Failure as Friend.

Via Waylon Lewis
on Jul 22, 2012
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Just as the lotus rises out of mud, so too are our failures the very fertilizer for our realized beauty.

Nearly four years ago, I put my (successful) business out of business. And I spent the next four years rebuilding. I lost just about everything—and the fact that my wound was largely self-inflicted did not make those lean, stressful times any less lean or stressful. Then, as elephant was reborn from magazine into a moderately successful web site, I had (by far) the worst relationship of my life. I’ve spent most of the ensuing 1.5 years alone, lonely, beaten, stressed, and on some level, depressed.

But through it all I’ve followed a thread: my path is my joy. My vocation is my avocation, as Robert Frost said (I think). My criteria for how I spend my short life on this sweet, terrible planet is this:

1) I do what I’m good at

2) I do what I’m good at that I also love doing

3) I do what I’m good at that I love doing that happens to be of some small benefit to others.

My failure has defined my story, and make me deeper and stronger, unbeatable, even: for now fear of failure is something I’m intimate with.

For it is only in gaining knowledge of and comfort with our fear, that we become fearless.

(and, funny, as you’ll see below)

~ ed.


Please do not be cynical.

Amazing Things Will Happen: a review of the Tao of Coco.

Your perceived failure can become a catalyst for profound reinvention.

But then something spectacular happened: fog bound, with no compass and adrift, I started trying things. I did a lot of silly, unconventional, spontaneous and seemingly irrational things. It was the most satisfying and fascinating year of my professional life. To this day, I still don’t understand exactly what happened. But I have never had more fun, been more challenged—and this is important—had more conviction in what I was doing.

How could this be true? Well, it’s simple: there are few things more liberating in life than having your worst fear realized.

It is our failure to become our perceived ideal that ultimately defines us and makes us unique. It’s not easy: but if you accept your misfortune and accept it right your perceived failure can become a catalyst for profound reinvention.

In 2000, I told graduates to not be afraid to fail and I still believe that but today I tell you that if you fear it or not disappointment will come. The beauty is that through disappointment you can gain clarity and with clarity comes conviction and true originality.

Whatever you think your dream is now, that will change: and that’s okay.

I pulled the above quotes from this:


Work hard, be kind, and amazing things will happen:

Long may you run.



About Waylon Lewis

Waylon Lewis, founder of elephant magazine, now & host of Walk the Talk Show with Waylon Lewis, is a 1st generation American Buddhist “Dharma Brat." Voted #1 in U.S. on twitter for #green two years running, Changemaker & Eco Ambassador by Treehugger, Green Hero by Discovery’s Planet Green, Best (!) Shameless Self-Promoter at Westword's Web Awards, Prominent Buddhist by Shambhala Sun, & 100 Most Influential People in Health & Fitness 2011 by "Greatist", Waylon is a mediocre climber, lazy yogi, 365-day bicycle commuter & best friend to Redford (his rescue hound). His aim: to bring the good news re: "the mindful life" beyond the choir & to all those who didn't know they gave a care. | His first book, Things I would like to do with You, is now available.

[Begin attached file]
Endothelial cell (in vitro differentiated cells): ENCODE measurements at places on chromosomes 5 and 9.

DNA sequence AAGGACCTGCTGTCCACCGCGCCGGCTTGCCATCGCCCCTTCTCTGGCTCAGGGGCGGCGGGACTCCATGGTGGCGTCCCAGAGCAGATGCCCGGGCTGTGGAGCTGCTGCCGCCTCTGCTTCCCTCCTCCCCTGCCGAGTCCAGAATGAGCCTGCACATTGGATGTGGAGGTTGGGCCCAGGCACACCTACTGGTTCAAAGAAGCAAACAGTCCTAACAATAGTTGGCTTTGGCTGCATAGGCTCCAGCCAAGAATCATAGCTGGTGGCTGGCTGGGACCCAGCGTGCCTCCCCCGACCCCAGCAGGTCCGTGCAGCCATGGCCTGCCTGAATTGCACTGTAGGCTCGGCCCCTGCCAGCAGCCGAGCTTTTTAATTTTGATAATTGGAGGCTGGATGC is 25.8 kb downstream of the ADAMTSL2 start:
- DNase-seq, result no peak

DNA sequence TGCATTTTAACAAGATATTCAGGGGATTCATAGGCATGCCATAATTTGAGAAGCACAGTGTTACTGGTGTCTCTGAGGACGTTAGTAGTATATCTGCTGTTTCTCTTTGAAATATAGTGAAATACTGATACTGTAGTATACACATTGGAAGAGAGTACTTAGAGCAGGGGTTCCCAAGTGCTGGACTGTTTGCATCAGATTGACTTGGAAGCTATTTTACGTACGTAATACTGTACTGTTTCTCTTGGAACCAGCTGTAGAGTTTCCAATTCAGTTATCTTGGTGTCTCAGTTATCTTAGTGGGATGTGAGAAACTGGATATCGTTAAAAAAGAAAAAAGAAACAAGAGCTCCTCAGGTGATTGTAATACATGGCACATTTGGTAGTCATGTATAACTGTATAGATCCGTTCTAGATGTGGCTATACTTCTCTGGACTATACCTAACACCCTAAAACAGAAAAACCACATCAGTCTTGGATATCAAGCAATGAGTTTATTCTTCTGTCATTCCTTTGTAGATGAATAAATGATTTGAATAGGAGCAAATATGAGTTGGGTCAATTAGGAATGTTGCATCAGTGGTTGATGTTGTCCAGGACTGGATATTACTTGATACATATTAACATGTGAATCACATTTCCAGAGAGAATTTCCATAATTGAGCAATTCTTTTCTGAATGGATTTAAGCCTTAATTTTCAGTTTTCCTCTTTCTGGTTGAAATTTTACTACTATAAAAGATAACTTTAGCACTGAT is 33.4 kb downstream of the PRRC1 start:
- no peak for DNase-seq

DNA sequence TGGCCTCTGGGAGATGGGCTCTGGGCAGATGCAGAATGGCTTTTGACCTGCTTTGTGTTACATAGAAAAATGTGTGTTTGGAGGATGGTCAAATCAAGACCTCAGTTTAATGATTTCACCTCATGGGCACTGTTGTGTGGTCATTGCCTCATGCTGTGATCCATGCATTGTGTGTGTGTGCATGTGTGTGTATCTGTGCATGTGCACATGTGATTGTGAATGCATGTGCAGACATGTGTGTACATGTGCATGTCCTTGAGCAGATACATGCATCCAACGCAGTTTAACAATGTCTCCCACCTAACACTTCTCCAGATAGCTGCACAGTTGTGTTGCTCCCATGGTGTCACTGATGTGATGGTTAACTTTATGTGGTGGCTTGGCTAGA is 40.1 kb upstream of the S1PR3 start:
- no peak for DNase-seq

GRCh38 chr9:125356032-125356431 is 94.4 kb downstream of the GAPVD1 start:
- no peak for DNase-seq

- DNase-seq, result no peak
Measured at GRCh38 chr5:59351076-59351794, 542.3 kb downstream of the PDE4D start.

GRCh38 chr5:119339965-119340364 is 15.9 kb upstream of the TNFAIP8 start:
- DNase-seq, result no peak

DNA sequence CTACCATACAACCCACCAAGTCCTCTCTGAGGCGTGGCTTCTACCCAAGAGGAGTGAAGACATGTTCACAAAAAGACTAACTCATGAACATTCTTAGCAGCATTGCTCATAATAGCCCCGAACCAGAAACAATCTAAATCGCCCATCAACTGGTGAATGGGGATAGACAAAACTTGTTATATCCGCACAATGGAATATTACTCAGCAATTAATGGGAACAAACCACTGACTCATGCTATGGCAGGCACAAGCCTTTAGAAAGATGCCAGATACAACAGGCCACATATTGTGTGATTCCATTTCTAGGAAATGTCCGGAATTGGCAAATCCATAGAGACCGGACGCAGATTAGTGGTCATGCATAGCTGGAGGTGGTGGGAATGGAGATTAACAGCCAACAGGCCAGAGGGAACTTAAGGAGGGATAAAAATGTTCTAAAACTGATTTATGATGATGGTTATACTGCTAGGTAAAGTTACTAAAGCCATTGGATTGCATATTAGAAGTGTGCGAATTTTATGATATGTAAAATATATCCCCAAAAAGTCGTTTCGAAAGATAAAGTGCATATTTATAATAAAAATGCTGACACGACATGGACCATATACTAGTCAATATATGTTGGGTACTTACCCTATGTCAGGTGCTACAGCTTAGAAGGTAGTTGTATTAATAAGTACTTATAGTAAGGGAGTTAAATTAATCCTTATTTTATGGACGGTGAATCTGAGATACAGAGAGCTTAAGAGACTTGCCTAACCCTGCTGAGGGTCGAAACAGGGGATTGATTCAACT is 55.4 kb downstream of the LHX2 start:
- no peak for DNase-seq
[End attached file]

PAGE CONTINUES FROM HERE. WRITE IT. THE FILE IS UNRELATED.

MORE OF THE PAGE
12 Responses to “Failure as Friend.”

  1. j-monster says:

    Reminds me of my two favorite quotes:
    1. Success is not final and failure isn't fatal – Winston Churchill
    2. It's only when you've lost everything that you can do anything – Fight Club

    These have helped me though times like you described.

  2. papa_tom says:


    As I'm navigating my own recently failed relationship and feeling woefully single amongst all these articles about great sex and divine connections, it's nice to see something that speaks to me where I am now, reminding me that this is an opportunity to grasp; a chance to grow and realize an entirely new way of being. The idea of failure is an illusion best shattered, and from the shards one can find the means to learn and begin anew.

    blessed be…

  3. Suresh Nair says:

    Thanks a lot for sharing this. Great post on a very sensitive, easy-to-misunderstand topic.

  4. elephantjournal says:

    Yah: there's a reason the Buddha started teaching about suffering, instead of enlightenment. We start where we are, face the music, and then proceed genuinely:

  5. HI Waylon:

    Loved this simple list and would add a number four:

    "1) I do what I’m good at

    2) I do what I’m good at that I also love doing

    3) I do what I’m good at that I love doing that happens to be of some small benefit to others.

    4) When I start hating what I used to love doing, I recognize it's time to find a new love of doing.

    (at least, that has been my learning, two careers, going on three later!)

  6. jhepstein says:

    Love it Waylon.

    I love how you capture the essence of fearlessness both in definition, and by sharing your own "failures". Thanks man.

  7. valerie says:

    There is something most fabulous in dropping the curtain. Silly and real and undeniably liberating. Fantastic article. Mucho gracias.

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